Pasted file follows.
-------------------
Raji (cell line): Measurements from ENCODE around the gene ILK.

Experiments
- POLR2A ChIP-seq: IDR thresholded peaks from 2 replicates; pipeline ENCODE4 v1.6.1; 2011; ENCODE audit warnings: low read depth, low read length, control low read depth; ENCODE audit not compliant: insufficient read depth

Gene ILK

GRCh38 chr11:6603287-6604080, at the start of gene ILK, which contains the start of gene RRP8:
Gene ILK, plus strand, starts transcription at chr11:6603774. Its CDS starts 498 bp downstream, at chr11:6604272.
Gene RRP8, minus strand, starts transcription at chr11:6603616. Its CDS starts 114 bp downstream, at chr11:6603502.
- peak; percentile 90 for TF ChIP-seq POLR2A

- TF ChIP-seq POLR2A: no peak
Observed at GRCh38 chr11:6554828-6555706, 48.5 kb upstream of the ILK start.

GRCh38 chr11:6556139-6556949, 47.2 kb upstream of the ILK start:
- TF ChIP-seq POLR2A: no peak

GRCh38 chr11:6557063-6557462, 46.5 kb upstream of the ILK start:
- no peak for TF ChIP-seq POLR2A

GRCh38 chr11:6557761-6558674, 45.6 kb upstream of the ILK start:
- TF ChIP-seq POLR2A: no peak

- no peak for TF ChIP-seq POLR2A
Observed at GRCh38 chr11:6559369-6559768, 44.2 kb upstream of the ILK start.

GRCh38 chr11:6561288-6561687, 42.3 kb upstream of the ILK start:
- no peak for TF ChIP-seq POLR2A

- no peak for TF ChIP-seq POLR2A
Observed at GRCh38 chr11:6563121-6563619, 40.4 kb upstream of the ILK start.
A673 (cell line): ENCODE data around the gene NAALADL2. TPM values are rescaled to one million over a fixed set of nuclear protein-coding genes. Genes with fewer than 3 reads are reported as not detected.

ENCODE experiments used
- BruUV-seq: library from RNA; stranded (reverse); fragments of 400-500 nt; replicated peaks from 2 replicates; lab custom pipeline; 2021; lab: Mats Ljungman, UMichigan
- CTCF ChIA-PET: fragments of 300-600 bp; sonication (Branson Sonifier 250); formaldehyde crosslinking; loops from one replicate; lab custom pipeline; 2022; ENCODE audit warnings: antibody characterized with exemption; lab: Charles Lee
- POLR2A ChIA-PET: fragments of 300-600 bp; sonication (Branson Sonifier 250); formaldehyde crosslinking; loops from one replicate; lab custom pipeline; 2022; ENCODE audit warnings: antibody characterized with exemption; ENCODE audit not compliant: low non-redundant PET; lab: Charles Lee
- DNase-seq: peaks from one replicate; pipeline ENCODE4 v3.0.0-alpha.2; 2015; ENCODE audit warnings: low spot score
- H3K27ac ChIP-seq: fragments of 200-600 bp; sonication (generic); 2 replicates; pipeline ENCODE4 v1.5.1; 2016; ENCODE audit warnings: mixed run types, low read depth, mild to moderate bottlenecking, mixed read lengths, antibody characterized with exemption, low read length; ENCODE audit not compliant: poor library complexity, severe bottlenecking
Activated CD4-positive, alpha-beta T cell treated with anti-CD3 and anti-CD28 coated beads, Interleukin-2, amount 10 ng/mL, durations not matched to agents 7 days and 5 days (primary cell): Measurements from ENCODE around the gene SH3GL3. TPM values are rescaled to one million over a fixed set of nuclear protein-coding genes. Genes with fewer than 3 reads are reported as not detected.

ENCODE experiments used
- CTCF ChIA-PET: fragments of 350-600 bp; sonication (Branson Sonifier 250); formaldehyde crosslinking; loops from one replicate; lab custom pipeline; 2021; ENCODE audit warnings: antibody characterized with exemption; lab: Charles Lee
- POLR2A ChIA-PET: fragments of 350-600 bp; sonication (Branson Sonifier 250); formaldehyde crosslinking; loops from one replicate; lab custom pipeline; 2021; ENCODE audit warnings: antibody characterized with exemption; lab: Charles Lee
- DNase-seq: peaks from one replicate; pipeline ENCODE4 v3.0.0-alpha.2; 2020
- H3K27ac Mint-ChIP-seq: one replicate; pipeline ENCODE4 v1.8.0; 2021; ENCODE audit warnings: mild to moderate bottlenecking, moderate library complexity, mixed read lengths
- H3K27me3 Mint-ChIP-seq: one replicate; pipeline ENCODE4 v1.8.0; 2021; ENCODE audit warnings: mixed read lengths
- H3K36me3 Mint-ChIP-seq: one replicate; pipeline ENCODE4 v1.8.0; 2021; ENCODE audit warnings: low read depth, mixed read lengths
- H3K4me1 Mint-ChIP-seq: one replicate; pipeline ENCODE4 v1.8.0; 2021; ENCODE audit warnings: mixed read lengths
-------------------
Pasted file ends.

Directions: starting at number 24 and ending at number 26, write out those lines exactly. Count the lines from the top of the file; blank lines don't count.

ENCODE experiments used
- BruUV-seq: library from RNA; stranded (reverse); fragments of 400-500 nt; replicated peaks from 2 replicates; lab custom pipeline; 2021; lab: Mats Ljungman, UMichigan
- CTCF ChIA-PET: fragments of 300-600 bp; sonication (Branson Sonifier 250); formaldehyde crosslinking; loops from one replicate; lab custom pipeline; 2022; ENCODE audit warnings: antibody characterized with exemption; lab: Charles Lee